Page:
It Must Be True Because…

Spider web South Shore 8-23-14

NaBloPoMo 2018:  What I’m Learning

Funny how fear crops up sometimes.  It’s especially distressing when you fear your own ‘team.’  But we are here to learn and grow, so we step forward. My point in this post is to practice critical appraisal of research data before accepting or integrating it; especially if I am biased toward it.

BI fox news worse 2012

A fellow progressive Facebook group member posted this photo with a message of glee and encouraging everybody to disseminate.  I admit I also initially felt justified and righteous when I saw it.  But something kept me from sharing on my own page.  I should do this more often, perhaps—let something marinate for 24 hours before sharing, just to make sure it’s really something I want to engage with.  I ended up commenting that I think we should be careful about disseminating this kind of oversimplified graphic, as the data may not justify the claim.  I await the angry backlash.

After reading the article in Business Insider from whence the figure came, I had more questions than answers.  What are  Farleigh Dickinson University and Public Mind, anyway?  “Researchers asked 1,185 random nationwide respondents what news sources they had consumed in the past week and then asked them questions about events in the U.S. and abroad.”  What were the questions?  How were they chosen, and how do we know they represent broader knowledge of current events?  “With all else being equal, people who watched no news were expected to answer 1.28 [out of 5] correctly; those watching only Sunday morning shows figured at 1.52; those watching only ‘The Daily Show figured at 1.60; and those just listening to NPR were expected to correctly answer 1.97 [out of 4—why the ask one less for this?] international questions.”  Are these differences statistically significant?  And regardless, if the best we can do is answer less than 40% of domestic questions correctly, yikes.  How do we know this actually represents the population?  How does this data compare to similar research findings, maybe ones published in higher caliber, peer-reviewed journals?

The Business Insider article did link to the study report it referenced. I consider this to be a sign of responsible journalism—I look for it in the publications I read—access to the primary literature, so I can dissect and interpret ‘data’ for myself.  Turns out the study was a follow up in 2012 of an initial survey done in 2011 that reported similar findings.  The specific questions and statistical methods are included, as well as discussion of the results.  And while it’s not as rigorous as I am used to reading in peer-reviewed scientific journals, with sections for abstract, background, hypothesis, methods, results, discussion, and conclusion, I could follow the language and rationale of the authors, for the most part. I think they could have done a better job making a distinction between correlation and causation.  I also wished for a discussion addressing implications of the data and recommendations for further study.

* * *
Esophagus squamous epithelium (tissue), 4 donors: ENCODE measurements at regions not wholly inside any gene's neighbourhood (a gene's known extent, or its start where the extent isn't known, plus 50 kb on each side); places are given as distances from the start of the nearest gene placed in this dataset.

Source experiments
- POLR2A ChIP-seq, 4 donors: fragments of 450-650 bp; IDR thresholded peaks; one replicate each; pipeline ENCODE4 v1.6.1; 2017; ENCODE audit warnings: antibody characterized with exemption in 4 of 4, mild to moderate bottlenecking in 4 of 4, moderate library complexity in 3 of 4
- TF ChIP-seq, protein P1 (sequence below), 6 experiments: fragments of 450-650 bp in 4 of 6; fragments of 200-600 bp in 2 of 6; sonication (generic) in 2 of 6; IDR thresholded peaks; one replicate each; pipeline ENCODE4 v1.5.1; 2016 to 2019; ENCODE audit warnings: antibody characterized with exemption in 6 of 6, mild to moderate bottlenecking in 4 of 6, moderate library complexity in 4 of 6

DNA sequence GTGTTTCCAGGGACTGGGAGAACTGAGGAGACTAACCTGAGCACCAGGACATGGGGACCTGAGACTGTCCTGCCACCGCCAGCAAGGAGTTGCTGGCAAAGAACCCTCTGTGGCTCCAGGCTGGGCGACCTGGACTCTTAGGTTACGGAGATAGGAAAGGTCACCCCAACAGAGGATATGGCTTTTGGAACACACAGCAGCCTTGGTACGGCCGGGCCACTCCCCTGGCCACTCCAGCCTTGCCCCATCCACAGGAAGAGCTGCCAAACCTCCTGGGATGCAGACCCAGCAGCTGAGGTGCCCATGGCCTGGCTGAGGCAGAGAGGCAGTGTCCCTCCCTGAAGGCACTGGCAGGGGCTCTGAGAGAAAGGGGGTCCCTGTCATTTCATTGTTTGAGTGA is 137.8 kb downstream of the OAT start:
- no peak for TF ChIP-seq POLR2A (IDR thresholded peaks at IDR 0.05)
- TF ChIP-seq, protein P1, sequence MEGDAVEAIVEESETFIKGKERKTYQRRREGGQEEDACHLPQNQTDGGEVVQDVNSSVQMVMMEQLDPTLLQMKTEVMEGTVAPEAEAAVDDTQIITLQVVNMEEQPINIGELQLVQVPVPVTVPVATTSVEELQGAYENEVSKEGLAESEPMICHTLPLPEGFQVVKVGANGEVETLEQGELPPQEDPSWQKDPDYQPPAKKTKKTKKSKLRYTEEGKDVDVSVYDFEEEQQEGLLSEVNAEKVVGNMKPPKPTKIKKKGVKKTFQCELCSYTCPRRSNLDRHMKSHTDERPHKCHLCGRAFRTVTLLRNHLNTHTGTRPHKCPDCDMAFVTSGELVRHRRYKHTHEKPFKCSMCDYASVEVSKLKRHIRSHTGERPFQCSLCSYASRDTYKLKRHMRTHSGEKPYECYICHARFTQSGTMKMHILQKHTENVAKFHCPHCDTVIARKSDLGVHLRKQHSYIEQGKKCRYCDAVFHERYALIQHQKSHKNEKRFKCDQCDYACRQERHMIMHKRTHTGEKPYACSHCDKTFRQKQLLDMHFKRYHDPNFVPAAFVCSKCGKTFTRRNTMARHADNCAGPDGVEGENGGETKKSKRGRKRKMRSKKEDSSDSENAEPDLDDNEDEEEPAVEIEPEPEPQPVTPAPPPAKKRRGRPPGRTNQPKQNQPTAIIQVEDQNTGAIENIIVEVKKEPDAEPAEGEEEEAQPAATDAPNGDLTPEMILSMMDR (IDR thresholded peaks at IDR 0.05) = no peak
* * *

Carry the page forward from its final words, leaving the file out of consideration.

Interestingly, I found a Forbes article entitled, “A Rigorous Scientific Look Into the ‘Fox News Effect.’”  I thought it was going to answer all of the questions I asked above.  It started out appropriately skeptical:

In 2012, a Fairleigh Dickinson University survey reported that Fox News viewers were less informed about current events than people who didn’t follow the news at all. The survey had asked current events questions like “Which party has the most seats in the House of Representatives?” and also asked what source of news people followed. The Fox viewers’ current events scores were in the basement. This finding was immediately trumpeted by the liberal media—by Fox, not so much—and has since become known as the Fox News effect. It conjures the image of Fox News as a black hole that sucks facts out of viewers’ heads.

I got excited when I read:

I have done similar surveys, both of current events and more general knowledge. In my research too, Fox News viewers scored the lowest of over 30 popular news sources (though Fox viewers did at least score better than those saying they didn’t follow the news). The chart’s horizontal black lines with tick marks indicate the margins of statistical error. Last Week Tonight with John Oliver, a news satire, had the best-informed viewers.

Turns out the rigor of this scientific look at the FDU data amounted to not much more than pointing out that correlation does not prove causation.  The author, William Poundstone, is a prolific non-fiction author and biographer of Carl Sagan, so I imagine he has formidable expertise parsing research data, though I don’t see any published research or surveys of his own.

In the end I’m satisfied, because I have done my homework on this topic.  I feel righteous again because, this time, I extricated myself from ‘liberal lemming’ (is that a thing? If not then I just coined it) mindset…  But it took some time.  And writing about it has cost me some psychic energy for organization and expression.

As I write this it occurs to me that it would be much more time efficient to just not believe anything I see or hear on any media platform—just be skeptical about everything and leave it at that.  Huh…  Nope.  That feels too much like willful blindness, which does not align with my core values.  It’s worth taking several minutes sometimes and disengagement, to verify the quality of what I take in on a daily basis.  I hereby commit to making this a regular practice.  I’ll let you know when I find anything really worthy of integration and dissemination.

 

How Not to Engage

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NaBloPoMo 2018: What I’m Learning